The Cisco Networking Academy is a course intended for teaching the basics of inter-computer networking that are required to receive your CCNA, at which point the bearer is deemed a Cisco Certified Networking Administrator (or Associate).

The CCNA is good for two purposes-

  1. To get a job actively setting up and administrating the connection and networking of tasks between multiple computers,
    or
  2. To get a job as a salesman or business consultant in the computer industry. All Cisco-certified computer retailers must have a CCNA/CCNP/CCIE registered employee on site.

The Networking Academy, found at http://student.netacad.net*, is a complete, four semester course that was designed for a student with general knowledge of computer construction, keyboarding, and internet theory. It is written at about a eleventh grade reading level, according the Flesch-Kincaid evaluation; however that does not account for the multitude of high-level concepts that are introduced at a rapid rate throughout the course. There are people who take it as early as freshman year of high school, but earlier than that is not recommended by Cisco. All of the materials required for reading, online lab work, hands on (printed out) lab work, assessments, and gradebooks are kept online in each student's personal account. Administrators and class instructors have access to students' files, and can alter them if needed. The course is set up to be taught by a teacher in front of a class, and then the students should read the coresponding chapter in the online textbook that night. Where available, e-Labs are provided to help students understand how hardware used by the professionals would react to certain commands/events without the need of the actual item to connect to. The course materials (textbook, labs, review quizzes, etc.) are all organized online into four major semesters:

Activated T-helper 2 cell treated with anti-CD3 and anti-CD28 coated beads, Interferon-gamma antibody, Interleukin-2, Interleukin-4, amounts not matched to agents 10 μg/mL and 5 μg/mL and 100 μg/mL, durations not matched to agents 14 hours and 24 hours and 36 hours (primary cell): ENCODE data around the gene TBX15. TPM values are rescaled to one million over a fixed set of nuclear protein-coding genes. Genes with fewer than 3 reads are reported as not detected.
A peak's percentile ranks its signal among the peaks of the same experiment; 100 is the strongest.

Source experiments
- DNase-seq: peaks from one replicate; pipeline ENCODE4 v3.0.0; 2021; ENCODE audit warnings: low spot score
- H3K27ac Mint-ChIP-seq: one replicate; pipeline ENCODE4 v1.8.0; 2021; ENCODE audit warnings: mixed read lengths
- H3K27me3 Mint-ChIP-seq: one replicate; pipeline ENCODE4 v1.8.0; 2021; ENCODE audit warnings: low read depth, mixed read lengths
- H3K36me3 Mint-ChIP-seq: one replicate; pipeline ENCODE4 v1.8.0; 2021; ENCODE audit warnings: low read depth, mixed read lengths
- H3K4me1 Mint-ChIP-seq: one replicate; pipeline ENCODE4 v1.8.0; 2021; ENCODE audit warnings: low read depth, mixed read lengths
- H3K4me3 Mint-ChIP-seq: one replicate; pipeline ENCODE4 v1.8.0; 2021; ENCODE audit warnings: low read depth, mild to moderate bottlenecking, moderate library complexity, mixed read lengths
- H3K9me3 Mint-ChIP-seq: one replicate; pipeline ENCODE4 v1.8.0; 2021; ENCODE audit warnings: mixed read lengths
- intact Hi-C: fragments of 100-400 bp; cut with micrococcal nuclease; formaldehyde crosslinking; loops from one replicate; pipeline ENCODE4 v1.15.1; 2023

1. Networking Basics- The theory behind how networking works, and how computers and the hardware that connects them is set up (except the router).
  2. Routers and Routing Basics- How the router works, and how it can be programmed. This semester also introduces protocols for networking, such as TCP/IP.
  3. Switching Basics and Intermediate Routing- More in-depth look at LANs (local area networks) and networking management.
  4. WAN Technologies- More in-depth look at WAN's (Wide Area Networks), and networking management. Also, this semester covers PPP (point-to-point-protocol) and ISDN (integrated service digital network)

Each semester is broken up into between 8 and 24 chapters. The chapters are supposed to be sequential, but often reference future material. Each chapter has pages to read, as well as Flash Media** to help teach the subject in a more animated or graphic manner. (The Flash files become invaluable when they talk about networking topography) In addition to the reading, there is a review section, a static quiz (the questions are always the same), and a glossary for important terms. Though they are not actually part of each chapter, labs and e-labs are introduced and linked to in most. Hands-on labs are also made to be self contained, and are a vital tool to understanding how to set up networks by hand (as well as many other areas of study). At the end of each chapter a test is given from Cisco's servers made up of 19~30 multiple choice questions. Unlike the quizzes, the tests change each time they are administered. The quiz that is provided inside the chapter is mainly intended as a tool to see if you are prepared to take the test, and so the grade is not recorded, and there is no limit on how many times you can take it (though the questions never change).The questions are chosen from a bank of hundreds for each chapter, so there is a small chance that there might be a repeat question on 2 tests. Tests are graded automatically by the server and a score out of 100 is returned to you instantly and added to your personal gradebook on the site. The gradebook is accessible by teacher and student alike, and records all grades from the current semester.